Why Is My Dog Limping?

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Why Is My Dog Limping ?

Noticing that your dog has developed a sudden limp is alarming, and as a much-loved member of your family, you’ll want to quickly find out what’s causing your pet’s discomfort. 

In this blog, we’ll answer some questions around common causes of limping in dogs, and what you can do to help your pet recover. 

Lameness in Dogs: How to Tell if It’s Age or Injury Related

Certain breeds of dogs are more prone to joint-related issues as they get older – especially larger breeds. For example, the ever-popular Labrador is well-known to suffer joint issues that can surface from a relatively young age.

For a senior dog, lameness often indicates age-related issues to do with wear and tear in soft tissue, the thigh bone, or joints.

For younger dogs, overdoing it outdoors while running around and playing with other dogs is a more likely scenario that leads to limping.

Either way, it’s important to seek out veterinary care if your dog is in discomfort and is only using three legs to walk. 

Common Signs Of Knee Injury

One of the most common causes of lameness in dogs – especially older dogs – is knee injury in the hind legs.

The good news is that early detection and treatment of knee issues in dogs decreases the likelihood of needing knee surgery down the line.

Although your beloved pet is unable to tell you directly that something’s wrong, there are a few tell-tale signs to look out for that indicate your dog is struggling.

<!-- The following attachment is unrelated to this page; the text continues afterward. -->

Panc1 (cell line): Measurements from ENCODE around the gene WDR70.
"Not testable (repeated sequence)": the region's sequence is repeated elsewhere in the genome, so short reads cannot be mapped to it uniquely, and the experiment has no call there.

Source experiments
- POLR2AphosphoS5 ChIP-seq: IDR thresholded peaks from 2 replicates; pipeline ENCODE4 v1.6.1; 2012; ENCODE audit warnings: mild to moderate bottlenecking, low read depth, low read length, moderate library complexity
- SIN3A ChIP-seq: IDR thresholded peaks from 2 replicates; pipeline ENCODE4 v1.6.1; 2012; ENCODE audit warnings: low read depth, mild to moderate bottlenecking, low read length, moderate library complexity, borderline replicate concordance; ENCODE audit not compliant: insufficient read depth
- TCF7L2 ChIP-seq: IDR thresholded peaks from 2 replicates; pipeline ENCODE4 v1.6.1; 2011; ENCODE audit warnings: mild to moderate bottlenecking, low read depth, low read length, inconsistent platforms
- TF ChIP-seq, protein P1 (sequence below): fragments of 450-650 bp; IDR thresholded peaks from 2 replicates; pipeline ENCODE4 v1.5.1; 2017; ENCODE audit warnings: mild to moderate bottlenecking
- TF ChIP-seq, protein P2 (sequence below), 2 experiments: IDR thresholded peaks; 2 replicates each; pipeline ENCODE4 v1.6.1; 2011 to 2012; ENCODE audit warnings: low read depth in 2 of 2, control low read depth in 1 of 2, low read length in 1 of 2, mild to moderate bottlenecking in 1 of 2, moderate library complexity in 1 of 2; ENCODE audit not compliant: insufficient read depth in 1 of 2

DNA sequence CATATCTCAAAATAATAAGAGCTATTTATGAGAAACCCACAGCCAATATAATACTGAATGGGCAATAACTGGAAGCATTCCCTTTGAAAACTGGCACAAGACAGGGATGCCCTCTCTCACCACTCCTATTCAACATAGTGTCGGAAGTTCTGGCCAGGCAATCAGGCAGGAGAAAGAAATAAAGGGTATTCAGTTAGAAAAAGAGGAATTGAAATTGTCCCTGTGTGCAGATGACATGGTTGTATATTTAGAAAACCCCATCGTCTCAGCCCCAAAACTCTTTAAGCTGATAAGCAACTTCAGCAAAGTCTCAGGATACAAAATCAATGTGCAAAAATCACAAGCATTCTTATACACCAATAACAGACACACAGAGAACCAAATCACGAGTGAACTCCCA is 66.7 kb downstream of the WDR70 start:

The most obvious indicator is impaired movement, such as difficulty jumping onto furniture or struggling to get up and down the stairs.

You may even hear a clicking noise in the knee or observe abnormal sitting behaviour in your dog.

If you notice any of these – or any inflammation or swelling around the knee area – be sure to seek out veterinary care as quickly as possible so that your vet can advise on a treatment plan for your dog.

What Is Lameness?

Lameness is when your dog limps or favours one leg over another. 

It is a natural response to discomfort and the body’s attempt to protect and promote healing in the affected area.  Dogs will favour one leg when experiencing discomfort in the opposite limb — for example, they may limp on three legs while their recovery leg rests and soothes the muscles and tendons.

You should always consult with your vet first for a referral and a specific diagnosis we can treat. While there are many instances when your vet will recommend knee surgery for hind leg issues, depending on the age and overall health of your dog. For aging dogs that are at possible risk from an operation, a brace that aids in stabilizing the joint, and maintaining a healthy and active lifestyle, can be an excellent alternative to surgery for your pet.  

If your dog does need surgery, a postoperative brace may still be suitable as an extra measure to aid recovery.

What Is the Right Brace for My Dog?

If your vet recommends a knee brace as part of your dog’s treatment plan it’s important to ensure you choose one that actively stabilizes the joint and supports your pet as it recovers.

At Applied Biomechanics, our braces are custom-made for a precise fit and are designed to provide your dog with the stability and support it needs, while allowing controlled freedom of movement to aid in recovery. Contact us today. 

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A photo of a golden retriever with a custom leg brace at the office of Applied Biomechanics.
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